Concerning the article titled “The Tire Shop Option for Nitrogen Packing Food Storage Buckets”. My dear friend said that I should let everyone know that a much easier way to use nitrogen for your buckets is to pick it up at your local welding supply. You could then do 1,000 (who really knows how many) or more buckets in the privacy of your own home. – Steph in Colorado
I’ve been packing buckets and other containers for years without the use of dry nitrogen, but I’m pretty sure the contents are actually nitrogen packed. If we look at the major constituent gases that make up our atmosphere we get primarily: Nitrogen (78%), Oxygen (20.9%), Argon (0.9%), and all other gases excluding water vapor (0.04%). Water vapor makes up from 1% to 4% depending on the humidity. Adding these numbers may look like more than 100%, but when there is more water vapor in the air, the percentage of the other gases is slightly smaller as an overall percentage. Given these numbers, when food or other items are packed with a sufficient quantity of oxygen absorbers and desiccants, within a few days the oxygen is removed (actually converted and sequestered as iron oxide). Likewise, the water vapor is absorbed and sequestered in the desiccant. If you take the normal atmosphere and remove the oxygen and the water vapor, you are left with dry nitrogen and a tiny bit of trace gases, nearly all of which are inert. I’m not sure if using nitrogen helps, but I’ve never used it, relying instead on larger oxygen absorbers and additional desiccant. – LVZ in Ohio
JWR Replies: Yes, oxygen absorber packets can be effective, but the nitrogen wand method is more reliable and less expensive. The biggest problem with oxygen absorber packets is that there is no sure way to know whether or not a package of packets has been compromised. Once they are exposed to the atmosphere for a few hours, they are “used up”, and rendered useless. Thus, we have to depend on the honesty of everyone in the chain of ownership of the packets from the manufacturer, to the wholesaler(s), to the retailer. In many instances, large bags of 1,000 packets are resealed into smaller bags, for retail sales. All it takes is a minor slip up, and they become useless. These days, I don’t put a lot of trust in the integrity of worker bees. Few are willing to own up to their mistakes.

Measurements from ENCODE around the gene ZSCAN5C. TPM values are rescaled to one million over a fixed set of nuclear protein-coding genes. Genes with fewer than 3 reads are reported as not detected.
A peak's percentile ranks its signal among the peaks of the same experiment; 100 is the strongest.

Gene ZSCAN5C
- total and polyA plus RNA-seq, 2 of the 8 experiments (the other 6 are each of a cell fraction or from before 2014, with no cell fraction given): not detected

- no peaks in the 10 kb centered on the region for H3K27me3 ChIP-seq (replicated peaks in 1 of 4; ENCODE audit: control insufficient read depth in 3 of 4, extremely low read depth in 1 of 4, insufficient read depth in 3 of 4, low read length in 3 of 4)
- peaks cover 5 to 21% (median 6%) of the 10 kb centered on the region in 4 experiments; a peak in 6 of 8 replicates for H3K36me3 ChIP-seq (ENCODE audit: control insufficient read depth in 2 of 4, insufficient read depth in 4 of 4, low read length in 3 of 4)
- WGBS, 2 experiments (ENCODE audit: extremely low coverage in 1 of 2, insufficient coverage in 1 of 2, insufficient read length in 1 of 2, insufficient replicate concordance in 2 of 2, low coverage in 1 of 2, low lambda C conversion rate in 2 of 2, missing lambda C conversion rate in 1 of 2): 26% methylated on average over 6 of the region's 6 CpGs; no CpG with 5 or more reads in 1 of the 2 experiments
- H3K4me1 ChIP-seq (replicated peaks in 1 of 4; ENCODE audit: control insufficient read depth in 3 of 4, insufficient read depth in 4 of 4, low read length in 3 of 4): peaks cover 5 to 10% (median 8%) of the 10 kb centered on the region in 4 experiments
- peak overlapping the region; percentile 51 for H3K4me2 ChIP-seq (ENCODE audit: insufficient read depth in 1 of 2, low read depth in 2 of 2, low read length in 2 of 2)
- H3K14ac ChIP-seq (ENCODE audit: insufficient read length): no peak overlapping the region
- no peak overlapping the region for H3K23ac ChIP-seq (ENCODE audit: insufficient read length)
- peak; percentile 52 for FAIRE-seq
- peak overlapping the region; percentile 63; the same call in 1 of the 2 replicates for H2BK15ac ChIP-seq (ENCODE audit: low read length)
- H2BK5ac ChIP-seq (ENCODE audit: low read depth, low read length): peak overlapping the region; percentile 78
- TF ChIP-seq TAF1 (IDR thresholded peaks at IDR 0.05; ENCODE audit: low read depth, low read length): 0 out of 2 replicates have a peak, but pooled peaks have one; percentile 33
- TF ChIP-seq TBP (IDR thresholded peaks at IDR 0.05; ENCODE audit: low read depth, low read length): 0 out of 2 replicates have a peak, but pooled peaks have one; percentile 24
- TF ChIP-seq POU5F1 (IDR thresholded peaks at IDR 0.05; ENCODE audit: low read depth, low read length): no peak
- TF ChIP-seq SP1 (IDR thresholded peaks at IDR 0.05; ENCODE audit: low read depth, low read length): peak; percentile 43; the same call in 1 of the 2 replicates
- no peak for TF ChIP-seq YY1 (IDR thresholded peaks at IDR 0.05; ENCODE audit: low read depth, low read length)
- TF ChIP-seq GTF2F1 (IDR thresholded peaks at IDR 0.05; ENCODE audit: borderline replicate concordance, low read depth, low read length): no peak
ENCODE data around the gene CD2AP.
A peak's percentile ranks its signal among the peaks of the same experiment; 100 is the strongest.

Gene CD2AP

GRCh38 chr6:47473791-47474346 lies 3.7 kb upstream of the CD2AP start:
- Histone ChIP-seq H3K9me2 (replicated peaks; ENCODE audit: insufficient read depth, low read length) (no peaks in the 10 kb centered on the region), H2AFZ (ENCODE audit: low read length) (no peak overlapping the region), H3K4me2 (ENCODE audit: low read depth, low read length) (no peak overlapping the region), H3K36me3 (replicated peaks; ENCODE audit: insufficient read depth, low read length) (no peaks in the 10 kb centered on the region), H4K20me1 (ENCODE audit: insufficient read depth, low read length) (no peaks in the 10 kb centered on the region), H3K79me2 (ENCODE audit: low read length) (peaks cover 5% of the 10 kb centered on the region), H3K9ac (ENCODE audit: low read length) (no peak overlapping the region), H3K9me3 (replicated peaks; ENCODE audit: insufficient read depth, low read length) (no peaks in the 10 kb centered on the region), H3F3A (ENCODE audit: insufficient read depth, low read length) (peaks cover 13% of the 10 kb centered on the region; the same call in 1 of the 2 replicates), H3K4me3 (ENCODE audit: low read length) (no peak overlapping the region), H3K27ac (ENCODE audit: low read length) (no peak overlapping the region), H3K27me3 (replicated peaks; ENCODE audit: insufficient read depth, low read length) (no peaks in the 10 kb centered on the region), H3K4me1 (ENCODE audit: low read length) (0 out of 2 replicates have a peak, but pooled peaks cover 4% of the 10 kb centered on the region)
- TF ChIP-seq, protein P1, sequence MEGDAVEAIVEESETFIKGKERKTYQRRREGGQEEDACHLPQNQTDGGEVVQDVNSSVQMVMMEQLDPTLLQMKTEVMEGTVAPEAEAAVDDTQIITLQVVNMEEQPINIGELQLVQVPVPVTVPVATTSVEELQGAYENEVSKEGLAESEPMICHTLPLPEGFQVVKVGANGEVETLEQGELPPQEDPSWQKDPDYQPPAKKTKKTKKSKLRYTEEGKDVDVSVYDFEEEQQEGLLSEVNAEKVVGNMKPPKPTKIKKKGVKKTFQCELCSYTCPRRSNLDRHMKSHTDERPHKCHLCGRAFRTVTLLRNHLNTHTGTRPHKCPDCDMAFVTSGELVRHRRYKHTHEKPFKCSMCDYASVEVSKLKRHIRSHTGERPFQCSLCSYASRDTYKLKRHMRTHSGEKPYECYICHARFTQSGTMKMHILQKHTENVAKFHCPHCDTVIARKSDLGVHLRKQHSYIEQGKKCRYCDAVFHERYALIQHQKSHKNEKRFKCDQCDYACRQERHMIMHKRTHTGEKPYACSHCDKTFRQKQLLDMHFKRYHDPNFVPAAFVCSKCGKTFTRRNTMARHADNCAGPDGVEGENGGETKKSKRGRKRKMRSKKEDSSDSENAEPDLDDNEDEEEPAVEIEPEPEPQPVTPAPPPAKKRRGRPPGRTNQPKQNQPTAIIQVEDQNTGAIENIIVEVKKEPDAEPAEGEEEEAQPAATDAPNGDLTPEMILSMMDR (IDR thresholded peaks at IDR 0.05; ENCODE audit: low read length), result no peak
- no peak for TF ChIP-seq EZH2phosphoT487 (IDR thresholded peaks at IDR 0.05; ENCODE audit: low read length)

Using a CO2 or nitrogen “wand’ (or “probe”) to displace air from buckets is far less expensive than using oxygen absorber packets if you pack more than 20 per year.. It can also useful for re-sealing a single bucket, if you only need to use part of a bucket’s contents. I highly recommend the wand method for anyone that plans to pack more than ten buckets. If you want to buy your own CO2 cylinder then all you’ll then need is a valve, a three foot length of plastic tubing (1/4-inch inside diameter), and an 18″ long piece of stiff copper tubing (1/4-inch outside diameter) for use as a wand. With a nitrogen cylinder, you will also need to include a pressure regulator to drop the pressure from 2,100 p.s.i.! If you are uncertain about how long you should leave the valve open with your particular cylinder and bucket size, you can use a lit fireplace (long) match or the stub of a candle, as test. Position it inside the bucket, just under the lip. Simply observe the sweep second hand of a wristwatch. The count you take from when you open the valve fully to when the flame is extinguished is the count to use for subsequent buckets. Add two or three seconds, just to be sure. One word of warning: if the contents have been stirred into an airborne dust, they may form an explosive atmosphere in the container (think grain elevator explosion). If this condition exists, the oxygen has not been displaced yet, and an ignition source (match) is introduced an explosion may occur. This could make your day very interesting. Flour, dried milk, and even household dust are explosive if they are airborne and in the right concentration.